Qatar joins 14 other nations in submitting written comments to the ICJ for legal proceedings against Israel over its occupation of Palestine.
Qatar, along with 14 other countries and blocs, has submitted written comments to the International Court of Justice (ICJ) for the advisory proceedings on the legal consequences of Israel’s occupation of Palestine, Wafa reported on Wednesday.
The submissions came in response to the ICJ’s request in February for observations and responses that may be raised at the court for an advisory opinion on the legal consequences of the Israeli occupation of Palestine.
According to Wafa, the countries and blocs that filed their responses to the ICJ included: Qatar; Jordan; the Organization of Islamic Cooperation; Belize; Bangladesh; Palestine; the United States; Indonesia; Chile; the Arab League; Egypt; Algeria; Guatemala; and Namibia.
The ICJ’s decision to move forward with the proceedings came after the United Nations General Assembly (UNGA) adopted a resolution on December 30, 2022, seeking the court’s opinion on the legality of Israel’s occupation of Palestine.
Qatar was among the majority of 98 countries that voted in favour of the resolution, which Palestinian officials described as a major victory for Palestine as Israel continues its occupation without accountability.
A total of 24 other countries, including Israel’s main ally the US, had voted against the resolution, as 53 members abstained.
Following the vote, Palestine’s Permanent Observer to the UN Riyad Mansour said the resolution also focused “on the violation of the Palestinian people’s right to self-determination”.
Just days after the vote, Israel announced sanctions against the Palestinian Authority in Ramallah, limiting construction in the occupied West Bank while deducting millions from the government’s tax money.
While the ICJ’s rulings are binding, it does not hold power in passing them.
In 2004, the ICJ gave the UN an advisory opinion on “the legal consequences” of Israel’s illegal construction of the West Bank separation wall, under which the Zionist state annexed the Palestinian territory.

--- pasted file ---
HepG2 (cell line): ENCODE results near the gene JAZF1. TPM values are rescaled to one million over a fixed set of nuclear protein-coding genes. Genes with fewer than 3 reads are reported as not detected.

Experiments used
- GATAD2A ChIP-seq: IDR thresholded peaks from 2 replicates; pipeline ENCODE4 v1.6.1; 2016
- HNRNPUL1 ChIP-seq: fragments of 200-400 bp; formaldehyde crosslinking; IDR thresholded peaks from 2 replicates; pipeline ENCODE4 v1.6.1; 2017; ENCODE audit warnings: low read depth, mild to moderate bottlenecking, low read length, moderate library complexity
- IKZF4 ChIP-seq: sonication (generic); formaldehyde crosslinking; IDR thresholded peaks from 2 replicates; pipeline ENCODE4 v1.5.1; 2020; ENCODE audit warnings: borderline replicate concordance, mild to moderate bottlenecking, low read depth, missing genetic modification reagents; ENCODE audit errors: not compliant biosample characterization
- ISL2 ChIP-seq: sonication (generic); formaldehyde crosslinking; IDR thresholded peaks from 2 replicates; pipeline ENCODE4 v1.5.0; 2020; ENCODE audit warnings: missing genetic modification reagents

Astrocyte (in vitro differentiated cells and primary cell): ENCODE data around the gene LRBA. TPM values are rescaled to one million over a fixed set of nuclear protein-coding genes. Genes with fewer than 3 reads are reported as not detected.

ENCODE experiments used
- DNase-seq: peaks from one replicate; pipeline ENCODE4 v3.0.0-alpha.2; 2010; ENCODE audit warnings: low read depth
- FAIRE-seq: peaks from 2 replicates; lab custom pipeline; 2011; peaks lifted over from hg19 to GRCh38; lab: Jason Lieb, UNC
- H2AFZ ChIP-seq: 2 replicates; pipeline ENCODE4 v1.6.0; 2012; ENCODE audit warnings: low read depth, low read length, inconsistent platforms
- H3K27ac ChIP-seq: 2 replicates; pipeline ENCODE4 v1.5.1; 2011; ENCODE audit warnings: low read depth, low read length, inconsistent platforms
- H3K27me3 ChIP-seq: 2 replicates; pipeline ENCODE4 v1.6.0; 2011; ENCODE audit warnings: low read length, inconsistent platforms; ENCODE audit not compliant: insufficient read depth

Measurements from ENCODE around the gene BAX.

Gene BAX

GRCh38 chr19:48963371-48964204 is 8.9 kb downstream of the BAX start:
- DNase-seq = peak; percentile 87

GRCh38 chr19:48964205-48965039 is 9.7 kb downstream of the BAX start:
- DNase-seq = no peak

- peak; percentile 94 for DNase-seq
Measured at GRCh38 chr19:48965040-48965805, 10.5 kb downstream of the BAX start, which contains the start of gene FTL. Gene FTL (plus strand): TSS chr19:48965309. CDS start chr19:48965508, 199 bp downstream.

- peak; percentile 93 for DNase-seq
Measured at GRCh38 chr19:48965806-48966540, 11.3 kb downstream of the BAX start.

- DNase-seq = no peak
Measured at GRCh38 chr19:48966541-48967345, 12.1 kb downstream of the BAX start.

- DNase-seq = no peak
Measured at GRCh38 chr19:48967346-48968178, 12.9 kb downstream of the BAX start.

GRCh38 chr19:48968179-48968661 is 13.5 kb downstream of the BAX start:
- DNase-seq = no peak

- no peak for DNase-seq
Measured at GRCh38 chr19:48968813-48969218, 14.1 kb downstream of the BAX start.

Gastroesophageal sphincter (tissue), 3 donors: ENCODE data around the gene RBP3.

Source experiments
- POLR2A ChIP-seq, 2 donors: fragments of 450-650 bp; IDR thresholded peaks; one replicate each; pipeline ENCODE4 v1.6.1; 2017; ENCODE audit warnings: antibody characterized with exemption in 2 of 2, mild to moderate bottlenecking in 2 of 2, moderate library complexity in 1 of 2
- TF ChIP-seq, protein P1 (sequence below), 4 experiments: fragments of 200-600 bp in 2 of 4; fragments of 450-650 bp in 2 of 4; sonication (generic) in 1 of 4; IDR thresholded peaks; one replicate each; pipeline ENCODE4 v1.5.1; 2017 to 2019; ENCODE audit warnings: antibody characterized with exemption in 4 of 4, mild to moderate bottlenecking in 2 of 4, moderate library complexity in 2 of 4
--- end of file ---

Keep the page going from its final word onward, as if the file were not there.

The ICJ had said it was “contrary to international law”.
Despite the ruling, Israel continued to act with impunity while constructing more checkpoints, illegal barriers, and expanding its settlements and separating Palestinian families.
Israel occupied the West Bank, Gaza, and East Jerusalem in a bloody war in 1967, widely known as “the Six-day War” and Naksa, or “setback”.
Within six days, Israel captured the majority of Palestine while forcibly displacing at least 300,000 Palestinians.
Israel is currently waging the most brutal war on Gaza in years, killing more than 1,500 Palestinians including 4,710 children – making up almost half of the death toll.
The Israeli occupation forces have been advancing into the Strip since last month amid Israel’s plans to “wipe Hamas off the face of the Earth.”
Since the start of the war on October 7, the International Criminal Court (ICC) has been facing growing calls to investigate Israel’s continuous atrocities in Gaza and hold it accountable for massacring Palestinians in the Strip.
While the demands have displayed clear positions from some nations in the Israeli aggression, experts have little hope in action being taken.
“Will the ICC do anything? Absolutely not. They never have and never will,” Diana Buttu, a Palestinian lawyer and former spokesperson of the Palestinian Liberation Organisation (PLO), virtually told Doha News on Sunday.
The prominent Palestinian expert outlined a number of reasons stopping the ICC from holding Israel accountable. Buttu first noted that Israel is not a member of the ICC whereas Palestine is, making the former not subject to the court’s jurisdiction.
The occupying state has long refused to sign the Rome Convention to join the ICC and even pressured the Palestinian Authority to not take action against it. This was seen on multiple occasions throughout history amid the decades-long Israeli occupation of Palestine.
In shielding its ally from accountability, the US Congress, under the Donald Trump administration, had proposed legislation in 2015 calling for the suspension of aid to Palestine if it joins the ICC.
“The ICC has been really loath to investigate anything that’s relating to Palestine, we saw this happen in 2008, 2009, and we saw it again in 2014. We saw one prosecutor after another kick the can down the road to the next prosecutor so that they don’t actually deal with the issue,” Buttu said.